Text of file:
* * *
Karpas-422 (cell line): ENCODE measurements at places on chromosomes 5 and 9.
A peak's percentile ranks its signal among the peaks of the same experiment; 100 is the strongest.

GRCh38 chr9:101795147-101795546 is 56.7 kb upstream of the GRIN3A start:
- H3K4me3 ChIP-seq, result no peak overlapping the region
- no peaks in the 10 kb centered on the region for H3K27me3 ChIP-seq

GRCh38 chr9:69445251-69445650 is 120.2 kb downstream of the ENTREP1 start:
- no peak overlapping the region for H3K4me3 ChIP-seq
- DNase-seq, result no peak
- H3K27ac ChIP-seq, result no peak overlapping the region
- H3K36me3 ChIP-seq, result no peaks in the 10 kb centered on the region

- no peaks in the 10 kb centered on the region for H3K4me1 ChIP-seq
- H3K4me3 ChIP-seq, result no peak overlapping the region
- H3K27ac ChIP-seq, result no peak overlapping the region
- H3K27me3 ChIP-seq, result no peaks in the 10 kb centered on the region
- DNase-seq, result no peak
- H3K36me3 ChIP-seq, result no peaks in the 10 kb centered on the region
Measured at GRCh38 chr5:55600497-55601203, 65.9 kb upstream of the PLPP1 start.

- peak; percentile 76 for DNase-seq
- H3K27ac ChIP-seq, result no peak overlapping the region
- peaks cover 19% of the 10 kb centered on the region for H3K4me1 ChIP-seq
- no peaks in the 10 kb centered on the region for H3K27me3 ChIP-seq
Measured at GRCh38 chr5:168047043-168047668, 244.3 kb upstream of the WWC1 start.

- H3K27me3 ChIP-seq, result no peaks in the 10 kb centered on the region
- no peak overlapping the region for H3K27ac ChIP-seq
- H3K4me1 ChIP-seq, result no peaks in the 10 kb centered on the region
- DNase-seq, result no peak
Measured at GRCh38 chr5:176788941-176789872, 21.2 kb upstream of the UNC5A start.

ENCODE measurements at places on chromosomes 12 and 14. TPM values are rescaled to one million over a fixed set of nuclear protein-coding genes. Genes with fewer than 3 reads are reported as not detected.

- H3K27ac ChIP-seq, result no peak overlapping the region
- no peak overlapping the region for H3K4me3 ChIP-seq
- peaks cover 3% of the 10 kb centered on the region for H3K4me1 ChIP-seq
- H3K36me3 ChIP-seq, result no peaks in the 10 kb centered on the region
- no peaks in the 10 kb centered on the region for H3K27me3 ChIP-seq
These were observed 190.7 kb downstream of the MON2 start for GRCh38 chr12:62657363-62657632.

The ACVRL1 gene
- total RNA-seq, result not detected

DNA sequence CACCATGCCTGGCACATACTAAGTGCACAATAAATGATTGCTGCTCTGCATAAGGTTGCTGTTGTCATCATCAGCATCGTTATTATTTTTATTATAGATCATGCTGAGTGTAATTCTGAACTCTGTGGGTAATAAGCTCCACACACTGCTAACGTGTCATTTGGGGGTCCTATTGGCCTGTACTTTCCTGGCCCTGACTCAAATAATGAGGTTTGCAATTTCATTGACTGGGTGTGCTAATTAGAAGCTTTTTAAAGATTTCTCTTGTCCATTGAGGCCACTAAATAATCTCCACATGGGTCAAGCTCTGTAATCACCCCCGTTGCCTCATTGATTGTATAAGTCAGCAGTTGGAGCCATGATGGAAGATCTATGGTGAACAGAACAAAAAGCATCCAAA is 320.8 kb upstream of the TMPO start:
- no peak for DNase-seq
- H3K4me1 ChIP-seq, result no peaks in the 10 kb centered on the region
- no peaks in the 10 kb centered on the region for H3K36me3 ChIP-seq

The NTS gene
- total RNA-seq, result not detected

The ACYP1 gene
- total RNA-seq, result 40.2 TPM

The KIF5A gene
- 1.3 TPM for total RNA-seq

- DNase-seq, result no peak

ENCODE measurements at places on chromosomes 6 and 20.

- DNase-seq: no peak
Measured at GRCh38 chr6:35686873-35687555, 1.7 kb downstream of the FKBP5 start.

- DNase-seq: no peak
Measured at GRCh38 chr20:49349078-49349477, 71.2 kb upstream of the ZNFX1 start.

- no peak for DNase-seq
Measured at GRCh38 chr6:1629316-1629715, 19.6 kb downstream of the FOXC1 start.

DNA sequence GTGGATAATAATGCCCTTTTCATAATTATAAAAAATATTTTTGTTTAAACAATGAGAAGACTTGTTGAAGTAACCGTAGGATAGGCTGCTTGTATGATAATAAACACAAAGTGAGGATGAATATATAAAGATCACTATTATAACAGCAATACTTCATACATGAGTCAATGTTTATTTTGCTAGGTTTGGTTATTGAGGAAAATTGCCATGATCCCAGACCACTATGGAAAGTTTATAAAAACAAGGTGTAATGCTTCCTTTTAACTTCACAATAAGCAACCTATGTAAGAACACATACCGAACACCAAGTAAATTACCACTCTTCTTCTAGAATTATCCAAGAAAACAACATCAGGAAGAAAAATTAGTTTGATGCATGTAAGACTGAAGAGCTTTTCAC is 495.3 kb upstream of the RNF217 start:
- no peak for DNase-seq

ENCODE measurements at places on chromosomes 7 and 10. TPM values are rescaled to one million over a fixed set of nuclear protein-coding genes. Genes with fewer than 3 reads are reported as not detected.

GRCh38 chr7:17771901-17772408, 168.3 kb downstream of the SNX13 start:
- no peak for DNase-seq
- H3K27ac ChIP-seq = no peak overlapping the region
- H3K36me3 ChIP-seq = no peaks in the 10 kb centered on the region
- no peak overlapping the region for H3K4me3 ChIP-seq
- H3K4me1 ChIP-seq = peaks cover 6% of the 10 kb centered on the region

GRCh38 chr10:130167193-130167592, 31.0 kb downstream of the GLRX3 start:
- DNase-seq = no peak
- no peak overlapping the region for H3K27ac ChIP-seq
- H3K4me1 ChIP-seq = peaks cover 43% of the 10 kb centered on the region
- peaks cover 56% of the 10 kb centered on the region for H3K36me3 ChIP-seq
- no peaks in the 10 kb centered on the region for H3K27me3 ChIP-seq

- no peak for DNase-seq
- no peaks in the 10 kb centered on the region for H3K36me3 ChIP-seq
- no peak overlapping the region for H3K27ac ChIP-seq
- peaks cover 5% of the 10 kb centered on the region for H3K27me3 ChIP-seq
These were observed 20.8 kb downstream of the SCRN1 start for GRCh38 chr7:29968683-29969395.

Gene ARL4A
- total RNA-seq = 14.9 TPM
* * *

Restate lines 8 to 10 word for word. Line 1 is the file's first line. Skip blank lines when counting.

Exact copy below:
- DNase-seq, result no peak
- H3K27ac ChIP-seq, result no peak overlapping the region
- H3K36me3 ChIP-seq, result no peaks in the 10 kb centered on the region